PADDISON, George Mitford

Paddison, GMLieutenant “D” Coy. 6th Bn., Duke of Cornwall’s Light Infantry.


November 1894.
One of four sons of Richard and Jane Milner Paddison, of Springfield, Tiverton, Devon. His father, “Pot” Paddison was a Master at Blundell’s School.


Blundell's School, from the age of 12, as a “Day Boy”; May 1906 to Summer 1912.  He was a School Monitor, a Huish Exhibitioner, and a Newte Exhibitioner.
Balliol College, Oxford as an exhibitioner.


Commissioned in August 1914.


30th July 1915, aged 21.
He was killed whilst leading his company to recapture trenches temporarily lost to the Germans. In a letter to his father, an OB wrote “it was a case of recapturing some trenches momentarily lost by the use of liquid fire by the Germans.  At about 3 pm we were ordered to attack so we dashed over the open into Z wood, D company leading followed by C Company. A and B were in S wood on our right. Paddison commanding D led them in a magnificent manner and the men of D were glorious.  Paddison’s company had reoccupied the trenches and he himself, with the same calculation daring with which he climbed the martyrs’ Memorial, was jumping into a further trench in advance of our line; but a bullet struck him in the head and he died shortly afterwards without regaining consciousness.”  An OB in another regiment also wrote to his father “I saw him start on his counter attack, leading his men most magnificently in one of the hottest spots on the field; and I am sure the Officer Commanding Cornwalls will have told you how well his platoon and the Company hung on after they had lost all their officers, inspired by their example.”  Another letter to his father was written by Michael Wills who was himself killed only a few days after Paddison:-
“Dear Mr. Paddison, I heard two days ago when I was in the trenches, of the death of your second son, George, with whom I was at Blundell’s and I feel for you in your great sorrow.  I saw your son when we were in the trenches about a fortnight ago when his battalion was in reserve.  No doubt you have heard by now the circumstances of his death but as we (the Somersets) came up after I can tell you one or two new items.  On Friday morning (30th July) the Germans used liquid fire and captured some trenches which were being held by our division.  This attack was begun just after one of the regiments had relieved another and the retiring one was on its way to the rear.  They were, at once, summoned back and were met by a tremendous artillery and machine gun fire which nearly wiped them out.  Meanwhile the Cornwalls, who were in billets five or six miles behind the firing line were brought up by a forced march and occupied the trenches we still hold. The Germans attacked this with their liquid fire but the Cornwalls returned about 20 yards back to keep clear of the fire and when they saw the Germans advancing to take their trench, they doubled back into it, beat out the fire which was burning on top of the sandbags, and gave the enemy some rapid fire which sent them back to their trench, repulsed. For this fine bit of work the Cornwalls have been thanked specially by the Corps Commander. Whether your son was killed while advancing through a wood which was blown to pieces by the artillery, and where a good many Cornwalls were killed, or whether he was killed repulsing the attack, I don’t know: but he died a hero’s death and his regiment helped to save the situation. Our company was brought up just after the repulse of the Germans and held the trenches for three days under very heavy gun fire. We had to lie down at the boom of our trench for two hours at a lime, the ground shaking and huge lumps of earth falling on us from time to time.  I thought you might like to hear from somebody who was more or less in the same spot at the time.  I was at Blundell’s 1908 – 11 (School House) and was in your form Vb for a year or so.”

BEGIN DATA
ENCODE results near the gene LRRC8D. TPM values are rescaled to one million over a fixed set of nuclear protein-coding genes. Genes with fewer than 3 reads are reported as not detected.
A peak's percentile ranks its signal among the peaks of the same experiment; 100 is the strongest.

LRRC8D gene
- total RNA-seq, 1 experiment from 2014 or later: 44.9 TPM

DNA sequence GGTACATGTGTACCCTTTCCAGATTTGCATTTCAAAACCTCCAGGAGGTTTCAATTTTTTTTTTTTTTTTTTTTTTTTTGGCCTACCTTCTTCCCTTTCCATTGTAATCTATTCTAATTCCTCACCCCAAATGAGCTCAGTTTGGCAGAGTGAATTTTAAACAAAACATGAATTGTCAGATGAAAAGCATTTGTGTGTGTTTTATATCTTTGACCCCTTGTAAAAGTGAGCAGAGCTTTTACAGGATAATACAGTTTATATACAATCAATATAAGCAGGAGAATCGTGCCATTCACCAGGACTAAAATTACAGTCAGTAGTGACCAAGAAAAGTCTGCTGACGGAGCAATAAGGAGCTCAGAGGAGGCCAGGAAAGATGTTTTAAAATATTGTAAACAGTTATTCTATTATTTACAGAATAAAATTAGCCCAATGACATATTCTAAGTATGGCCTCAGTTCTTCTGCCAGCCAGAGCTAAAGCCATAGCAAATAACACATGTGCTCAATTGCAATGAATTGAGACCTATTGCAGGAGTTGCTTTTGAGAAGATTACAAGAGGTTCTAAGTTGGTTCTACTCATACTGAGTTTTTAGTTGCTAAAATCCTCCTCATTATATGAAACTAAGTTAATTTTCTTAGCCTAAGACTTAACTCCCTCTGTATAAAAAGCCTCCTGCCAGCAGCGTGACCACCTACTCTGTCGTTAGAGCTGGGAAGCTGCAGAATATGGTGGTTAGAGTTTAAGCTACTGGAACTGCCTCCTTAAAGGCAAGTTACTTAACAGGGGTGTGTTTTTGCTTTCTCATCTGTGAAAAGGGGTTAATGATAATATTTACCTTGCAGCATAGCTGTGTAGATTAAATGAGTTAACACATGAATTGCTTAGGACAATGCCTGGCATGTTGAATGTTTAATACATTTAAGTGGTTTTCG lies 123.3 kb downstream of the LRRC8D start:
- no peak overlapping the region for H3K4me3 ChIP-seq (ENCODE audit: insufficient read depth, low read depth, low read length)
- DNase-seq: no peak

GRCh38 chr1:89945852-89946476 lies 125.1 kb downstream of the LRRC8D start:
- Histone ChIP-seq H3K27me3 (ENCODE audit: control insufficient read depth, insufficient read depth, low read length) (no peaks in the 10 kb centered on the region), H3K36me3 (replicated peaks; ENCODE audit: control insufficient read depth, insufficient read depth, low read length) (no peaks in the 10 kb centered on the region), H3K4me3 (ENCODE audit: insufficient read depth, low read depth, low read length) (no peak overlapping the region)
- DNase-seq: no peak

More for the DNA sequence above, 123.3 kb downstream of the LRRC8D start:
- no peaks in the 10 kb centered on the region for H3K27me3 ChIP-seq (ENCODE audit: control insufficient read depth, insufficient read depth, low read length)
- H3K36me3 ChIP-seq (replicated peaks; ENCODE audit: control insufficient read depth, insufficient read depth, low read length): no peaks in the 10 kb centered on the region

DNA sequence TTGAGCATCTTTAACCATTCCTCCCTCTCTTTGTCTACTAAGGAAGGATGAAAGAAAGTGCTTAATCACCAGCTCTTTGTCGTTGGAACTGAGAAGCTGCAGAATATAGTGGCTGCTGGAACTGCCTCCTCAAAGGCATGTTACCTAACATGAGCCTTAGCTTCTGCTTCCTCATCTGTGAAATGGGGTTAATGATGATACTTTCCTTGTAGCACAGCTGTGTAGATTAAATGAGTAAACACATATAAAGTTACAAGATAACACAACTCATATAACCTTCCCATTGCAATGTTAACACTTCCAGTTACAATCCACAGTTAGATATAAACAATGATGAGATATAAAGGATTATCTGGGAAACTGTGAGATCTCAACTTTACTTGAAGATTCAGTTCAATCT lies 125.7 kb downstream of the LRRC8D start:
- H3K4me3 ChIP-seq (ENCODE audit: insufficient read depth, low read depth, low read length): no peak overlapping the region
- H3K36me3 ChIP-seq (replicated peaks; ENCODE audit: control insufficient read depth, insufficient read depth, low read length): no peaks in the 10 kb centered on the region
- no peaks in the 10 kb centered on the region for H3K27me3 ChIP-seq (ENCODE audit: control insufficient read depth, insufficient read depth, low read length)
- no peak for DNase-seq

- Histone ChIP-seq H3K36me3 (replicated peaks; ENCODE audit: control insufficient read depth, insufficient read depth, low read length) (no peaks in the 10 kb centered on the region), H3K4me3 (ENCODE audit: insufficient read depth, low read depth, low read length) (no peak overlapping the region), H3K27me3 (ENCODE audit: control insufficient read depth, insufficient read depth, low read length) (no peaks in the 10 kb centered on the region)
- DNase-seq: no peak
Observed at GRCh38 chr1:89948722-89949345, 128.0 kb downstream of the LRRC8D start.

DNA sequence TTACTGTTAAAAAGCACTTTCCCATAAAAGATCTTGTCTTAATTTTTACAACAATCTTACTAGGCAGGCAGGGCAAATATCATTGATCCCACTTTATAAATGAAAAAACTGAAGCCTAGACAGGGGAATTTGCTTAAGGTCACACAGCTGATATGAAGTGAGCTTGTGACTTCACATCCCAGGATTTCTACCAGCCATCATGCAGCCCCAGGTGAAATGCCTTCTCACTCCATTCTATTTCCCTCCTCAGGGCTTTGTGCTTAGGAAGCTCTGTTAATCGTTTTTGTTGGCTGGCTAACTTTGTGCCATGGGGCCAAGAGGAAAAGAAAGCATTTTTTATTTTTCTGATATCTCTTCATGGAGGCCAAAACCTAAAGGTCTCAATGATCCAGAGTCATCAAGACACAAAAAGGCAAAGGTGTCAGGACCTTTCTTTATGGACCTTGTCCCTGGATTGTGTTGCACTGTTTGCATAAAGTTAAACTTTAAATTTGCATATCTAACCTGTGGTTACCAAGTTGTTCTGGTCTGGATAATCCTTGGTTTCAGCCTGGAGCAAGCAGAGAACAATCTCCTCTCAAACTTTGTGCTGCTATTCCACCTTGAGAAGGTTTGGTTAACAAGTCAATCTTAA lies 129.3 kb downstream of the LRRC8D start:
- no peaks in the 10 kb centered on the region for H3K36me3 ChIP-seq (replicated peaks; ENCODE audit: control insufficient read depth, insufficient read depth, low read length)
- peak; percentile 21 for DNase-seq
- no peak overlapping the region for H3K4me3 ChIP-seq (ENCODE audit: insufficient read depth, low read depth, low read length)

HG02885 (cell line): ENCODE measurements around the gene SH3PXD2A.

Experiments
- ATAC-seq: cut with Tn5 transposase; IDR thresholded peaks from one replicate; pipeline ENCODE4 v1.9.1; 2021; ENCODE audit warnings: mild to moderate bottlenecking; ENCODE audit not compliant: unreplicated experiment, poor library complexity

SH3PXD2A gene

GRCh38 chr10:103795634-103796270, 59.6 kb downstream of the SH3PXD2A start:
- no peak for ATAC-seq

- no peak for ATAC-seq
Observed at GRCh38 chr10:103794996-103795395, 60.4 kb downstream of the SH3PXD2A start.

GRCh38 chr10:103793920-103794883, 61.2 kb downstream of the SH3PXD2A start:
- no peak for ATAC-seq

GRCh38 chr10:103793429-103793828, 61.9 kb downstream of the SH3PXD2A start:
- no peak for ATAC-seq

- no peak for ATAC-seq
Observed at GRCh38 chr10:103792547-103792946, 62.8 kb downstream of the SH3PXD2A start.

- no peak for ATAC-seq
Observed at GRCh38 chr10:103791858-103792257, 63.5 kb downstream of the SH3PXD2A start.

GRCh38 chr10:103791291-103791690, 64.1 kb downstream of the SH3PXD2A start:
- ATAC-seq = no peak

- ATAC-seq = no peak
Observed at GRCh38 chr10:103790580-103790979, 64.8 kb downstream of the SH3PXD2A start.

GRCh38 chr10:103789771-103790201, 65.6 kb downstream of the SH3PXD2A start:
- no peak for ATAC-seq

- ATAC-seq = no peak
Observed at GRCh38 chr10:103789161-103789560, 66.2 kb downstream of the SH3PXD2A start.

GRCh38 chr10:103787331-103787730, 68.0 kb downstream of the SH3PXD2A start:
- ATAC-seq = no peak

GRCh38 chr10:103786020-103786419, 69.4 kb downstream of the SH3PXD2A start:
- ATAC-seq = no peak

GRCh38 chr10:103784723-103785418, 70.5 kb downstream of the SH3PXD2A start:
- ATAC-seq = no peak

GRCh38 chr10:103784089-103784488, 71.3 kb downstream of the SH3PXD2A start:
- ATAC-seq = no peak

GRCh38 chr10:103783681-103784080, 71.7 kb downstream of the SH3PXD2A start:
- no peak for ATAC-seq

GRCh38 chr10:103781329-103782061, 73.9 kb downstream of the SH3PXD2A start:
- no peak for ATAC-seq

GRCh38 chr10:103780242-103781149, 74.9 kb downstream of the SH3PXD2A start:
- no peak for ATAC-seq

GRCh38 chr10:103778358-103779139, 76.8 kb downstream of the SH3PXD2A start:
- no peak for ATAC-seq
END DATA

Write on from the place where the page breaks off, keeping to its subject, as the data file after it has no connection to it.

Grave: Sp.Mem.
Sanctuary Wood Cemetery, Ypres.
By chance, George’s elder brother Lt. R.H. Paddison of the Royal Engineers, was in the same sector and succeeded in finding the body, only to be seriously wounded whilst arranging for the burial. The exact position of the grave was lost in subsequent fighting and so he is commemorated on a special memorial near the west wall.  



His headstone is at 50°50’N, 002°90’E
The family chose to have the inscription “Their Glory Shall Not be Blotted Out”.


Commonwealth War Graves Commission -
The National Archives, Public Records Office, Kew  WO 339/11627 and Medal rolls WO 372/15
“The Register of Blundell's School, Part II 1882 – 1932” (1932) MAHOOD, A.S., Ed. Entry No.5116
Cemeteries & Memorials in Belgium & Northern France (2004) Commonwealth War Graves Commission. 6/168
The Blundellian, November 1915 p198, & July 1916 p247
Field visit (JEA & GRY 11/04/2005)


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